Winter Emergency Preparedness: Creating a Home Survival Kit

Winter brings with it quiet beauty in a snow-covered landscape. Even if there’s no snow in your forecast, this seasonal change offers the opportunity to slow down and spend some quality time with loved ones — the longer nights make for perfect snuggling weather.

But winter can bring with it some challenges, too. Whether you’re dealing with heavy winter rains and wind or blizzards of epic proportions, emergencies can arise without warning. It’s critical to create and maintain a home survival kit to keep you and your loved ones safe.

Why a winter emergency kit is important

Not everyone has to deal with multiple feet of snow or ice, and if you just bought a home, it might be the last thing on your mind. But even people living in locations with just occasional rough weather need to stock their emergency kits for winter. Why?

Power outages

When was the last time you went without power for more than an hour or two? High winds, icy lines, and heavy snow can bring down power lines and make it impossible for repair trucks to get to trouble spots.

Hypothermia or frostbite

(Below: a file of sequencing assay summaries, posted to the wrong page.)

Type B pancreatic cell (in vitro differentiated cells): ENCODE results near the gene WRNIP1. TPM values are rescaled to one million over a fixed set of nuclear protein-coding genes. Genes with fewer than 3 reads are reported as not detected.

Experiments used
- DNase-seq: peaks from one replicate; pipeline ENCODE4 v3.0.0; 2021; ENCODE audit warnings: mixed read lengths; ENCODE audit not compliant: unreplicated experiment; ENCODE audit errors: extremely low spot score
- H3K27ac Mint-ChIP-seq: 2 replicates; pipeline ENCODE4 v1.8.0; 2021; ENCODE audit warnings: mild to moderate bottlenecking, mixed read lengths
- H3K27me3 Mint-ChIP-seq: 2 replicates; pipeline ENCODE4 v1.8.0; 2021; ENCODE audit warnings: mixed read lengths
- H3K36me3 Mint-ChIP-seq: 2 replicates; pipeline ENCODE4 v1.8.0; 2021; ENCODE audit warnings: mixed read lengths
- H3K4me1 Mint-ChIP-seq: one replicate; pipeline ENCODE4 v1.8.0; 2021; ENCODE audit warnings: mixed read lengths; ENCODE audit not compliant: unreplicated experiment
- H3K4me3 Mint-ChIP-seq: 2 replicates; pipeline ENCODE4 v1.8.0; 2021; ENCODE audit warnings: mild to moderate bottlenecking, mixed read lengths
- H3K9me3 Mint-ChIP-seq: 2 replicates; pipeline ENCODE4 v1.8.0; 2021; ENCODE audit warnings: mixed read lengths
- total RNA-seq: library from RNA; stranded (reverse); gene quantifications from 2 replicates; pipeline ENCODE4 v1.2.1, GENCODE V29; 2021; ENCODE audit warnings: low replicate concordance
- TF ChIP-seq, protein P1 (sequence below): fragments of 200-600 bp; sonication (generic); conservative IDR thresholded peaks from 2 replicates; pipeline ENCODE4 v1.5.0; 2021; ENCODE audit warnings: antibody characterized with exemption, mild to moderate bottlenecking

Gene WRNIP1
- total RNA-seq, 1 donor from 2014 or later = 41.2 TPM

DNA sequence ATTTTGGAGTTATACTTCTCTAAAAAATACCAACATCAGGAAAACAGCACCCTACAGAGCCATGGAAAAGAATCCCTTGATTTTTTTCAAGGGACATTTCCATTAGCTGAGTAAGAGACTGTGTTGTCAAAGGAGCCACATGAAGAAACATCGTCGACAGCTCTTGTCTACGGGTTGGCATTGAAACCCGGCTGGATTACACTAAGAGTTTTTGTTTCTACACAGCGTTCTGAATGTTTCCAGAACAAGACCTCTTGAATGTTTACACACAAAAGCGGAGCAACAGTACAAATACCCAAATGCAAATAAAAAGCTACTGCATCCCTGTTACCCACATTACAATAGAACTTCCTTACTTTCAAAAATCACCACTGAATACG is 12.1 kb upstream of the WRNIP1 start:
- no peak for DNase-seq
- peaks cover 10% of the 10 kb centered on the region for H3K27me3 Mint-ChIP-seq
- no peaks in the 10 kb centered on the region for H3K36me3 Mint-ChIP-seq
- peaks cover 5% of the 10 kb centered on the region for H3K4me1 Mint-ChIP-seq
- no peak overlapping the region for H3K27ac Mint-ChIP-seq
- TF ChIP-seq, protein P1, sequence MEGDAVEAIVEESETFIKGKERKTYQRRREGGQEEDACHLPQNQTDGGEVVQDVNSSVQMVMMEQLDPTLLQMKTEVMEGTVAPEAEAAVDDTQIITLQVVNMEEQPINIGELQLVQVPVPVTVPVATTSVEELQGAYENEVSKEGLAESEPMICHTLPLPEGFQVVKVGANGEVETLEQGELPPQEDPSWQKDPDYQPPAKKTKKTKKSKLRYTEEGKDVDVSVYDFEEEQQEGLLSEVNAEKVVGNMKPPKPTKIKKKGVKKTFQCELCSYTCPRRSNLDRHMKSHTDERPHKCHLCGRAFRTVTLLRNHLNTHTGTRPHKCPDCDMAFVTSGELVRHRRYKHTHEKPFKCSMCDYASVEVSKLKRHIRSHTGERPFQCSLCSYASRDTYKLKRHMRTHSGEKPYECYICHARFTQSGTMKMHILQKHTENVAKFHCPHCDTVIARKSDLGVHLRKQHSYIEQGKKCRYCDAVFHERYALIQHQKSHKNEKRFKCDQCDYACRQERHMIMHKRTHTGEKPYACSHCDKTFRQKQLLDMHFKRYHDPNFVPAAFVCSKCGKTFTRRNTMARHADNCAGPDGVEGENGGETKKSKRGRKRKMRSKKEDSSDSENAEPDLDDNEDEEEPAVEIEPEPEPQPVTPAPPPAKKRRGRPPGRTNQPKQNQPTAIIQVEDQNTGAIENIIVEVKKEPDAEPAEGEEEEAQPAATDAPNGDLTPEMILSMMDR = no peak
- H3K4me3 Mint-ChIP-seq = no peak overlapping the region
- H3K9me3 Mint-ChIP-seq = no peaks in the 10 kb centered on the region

If you have electric heat, how will you stay warm when the power is out? You may also need to shovel walkways and driveways, or walk to a store. In freezing temperatures, frostbite and hypothermia are potentially life-threatening dangers.

Carbon monoxide poisoning

Leaking propane heaters (or outdoor-use-only heaters used inside) increase your risk of carbon monoxide poisoning. Carbon monoxide is colorless and odorless and can disable a person quickly, potentially leading to death.

Burst pipes

In cold weather, a burst pipe is an emergency situation. Depending on the weather and the demand, work crews may not be able to repair the pipe for days, leaving your family without water.

Food shortages

There’s a reason grocery stores are packed with people at the mere hint of bad weather. Icy or snowy roads can cause serious delays in food delivery to grocery stores, resulting in food shortages that can last for weeks,